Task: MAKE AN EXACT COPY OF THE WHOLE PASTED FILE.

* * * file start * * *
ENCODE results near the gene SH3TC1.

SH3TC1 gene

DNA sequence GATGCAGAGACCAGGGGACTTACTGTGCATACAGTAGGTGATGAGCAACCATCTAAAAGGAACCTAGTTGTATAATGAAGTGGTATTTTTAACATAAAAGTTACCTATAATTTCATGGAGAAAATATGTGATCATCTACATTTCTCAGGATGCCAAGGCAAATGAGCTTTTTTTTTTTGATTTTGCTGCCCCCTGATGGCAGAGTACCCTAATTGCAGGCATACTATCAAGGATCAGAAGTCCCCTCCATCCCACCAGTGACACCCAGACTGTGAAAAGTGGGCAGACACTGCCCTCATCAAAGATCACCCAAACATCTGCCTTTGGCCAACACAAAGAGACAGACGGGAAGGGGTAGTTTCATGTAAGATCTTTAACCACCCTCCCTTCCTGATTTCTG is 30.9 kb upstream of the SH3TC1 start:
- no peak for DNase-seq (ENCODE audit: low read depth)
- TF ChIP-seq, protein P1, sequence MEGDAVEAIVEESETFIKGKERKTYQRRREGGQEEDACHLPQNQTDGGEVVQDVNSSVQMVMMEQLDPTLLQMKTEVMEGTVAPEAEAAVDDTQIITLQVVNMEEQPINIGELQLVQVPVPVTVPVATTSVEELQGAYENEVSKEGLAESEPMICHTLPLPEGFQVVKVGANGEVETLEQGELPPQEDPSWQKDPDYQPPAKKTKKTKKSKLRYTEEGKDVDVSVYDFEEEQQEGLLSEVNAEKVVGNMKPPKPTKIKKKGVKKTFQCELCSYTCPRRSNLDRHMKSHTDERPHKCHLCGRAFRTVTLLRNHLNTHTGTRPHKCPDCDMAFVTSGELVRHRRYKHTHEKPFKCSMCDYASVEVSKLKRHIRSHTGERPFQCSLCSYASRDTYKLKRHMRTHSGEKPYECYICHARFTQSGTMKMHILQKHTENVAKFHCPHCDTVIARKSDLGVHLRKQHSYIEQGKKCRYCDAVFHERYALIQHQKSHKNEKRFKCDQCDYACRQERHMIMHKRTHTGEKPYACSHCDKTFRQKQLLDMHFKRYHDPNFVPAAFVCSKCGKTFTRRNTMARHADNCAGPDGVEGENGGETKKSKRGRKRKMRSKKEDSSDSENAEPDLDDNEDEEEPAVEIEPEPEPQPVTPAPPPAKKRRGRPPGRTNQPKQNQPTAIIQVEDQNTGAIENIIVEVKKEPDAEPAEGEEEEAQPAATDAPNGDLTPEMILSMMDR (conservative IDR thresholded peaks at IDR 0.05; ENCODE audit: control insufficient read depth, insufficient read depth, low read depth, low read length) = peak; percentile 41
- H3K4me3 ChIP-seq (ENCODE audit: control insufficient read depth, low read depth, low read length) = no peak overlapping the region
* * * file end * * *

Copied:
ENCODE results near the gene SH3TC1.

SH3TC1 gene

DNA sequence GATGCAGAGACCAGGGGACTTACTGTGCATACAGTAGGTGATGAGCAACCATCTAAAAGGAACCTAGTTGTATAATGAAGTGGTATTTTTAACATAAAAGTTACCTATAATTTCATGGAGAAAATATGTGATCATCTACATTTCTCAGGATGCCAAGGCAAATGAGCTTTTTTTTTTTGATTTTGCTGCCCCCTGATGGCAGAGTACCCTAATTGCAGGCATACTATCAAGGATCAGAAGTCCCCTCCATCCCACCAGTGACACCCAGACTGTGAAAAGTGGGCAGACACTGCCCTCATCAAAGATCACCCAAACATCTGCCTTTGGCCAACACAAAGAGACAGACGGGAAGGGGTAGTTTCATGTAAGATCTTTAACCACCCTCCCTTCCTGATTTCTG is 30.9 kb upstream of the SH3TC1 start:
- no peak for DNase-seq (ENCODE audit: low read depth)
- TF ChIP-seq, protein P1, sequence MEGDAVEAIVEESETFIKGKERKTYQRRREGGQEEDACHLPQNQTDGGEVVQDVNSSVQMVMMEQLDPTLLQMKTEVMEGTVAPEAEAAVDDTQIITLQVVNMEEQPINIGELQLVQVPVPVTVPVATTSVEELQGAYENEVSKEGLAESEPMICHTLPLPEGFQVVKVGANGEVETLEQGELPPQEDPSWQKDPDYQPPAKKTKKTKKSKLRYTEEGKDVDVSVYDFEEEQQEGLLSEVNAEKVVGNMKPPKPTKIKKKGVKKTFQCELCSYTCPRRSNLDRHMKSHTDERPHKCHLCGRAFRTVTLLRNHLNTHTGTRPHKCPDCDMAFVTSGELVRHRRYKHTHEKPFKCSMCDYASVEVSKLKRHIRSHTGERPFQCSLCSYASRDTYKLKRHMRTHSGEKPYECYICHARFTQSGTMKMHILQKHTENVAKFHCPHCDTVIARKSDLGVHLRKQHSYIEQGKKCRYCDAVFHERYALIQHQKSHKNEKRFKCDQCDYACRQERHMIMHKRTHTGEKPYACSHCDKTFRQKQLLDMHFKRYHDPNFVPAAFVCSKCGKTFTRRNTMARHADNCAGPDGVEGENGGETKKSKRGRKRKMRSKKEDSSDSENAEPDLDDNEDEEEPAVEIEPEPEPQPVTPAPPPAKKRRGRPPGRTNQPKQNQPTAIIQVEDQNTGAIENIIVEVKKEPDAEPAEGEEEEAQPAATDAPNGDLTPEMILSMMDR (conservative IDR thresholded peaks at IDR 0.05; ENCODE audit: control insufficient read depth, insufficient read depth, low read depth, low read length) = peak; percentile 41
- H3K4me3 ChIP-seq (ENCODE audit: control insufficient read depth, low read depth, low read length) = no peak overlapping the region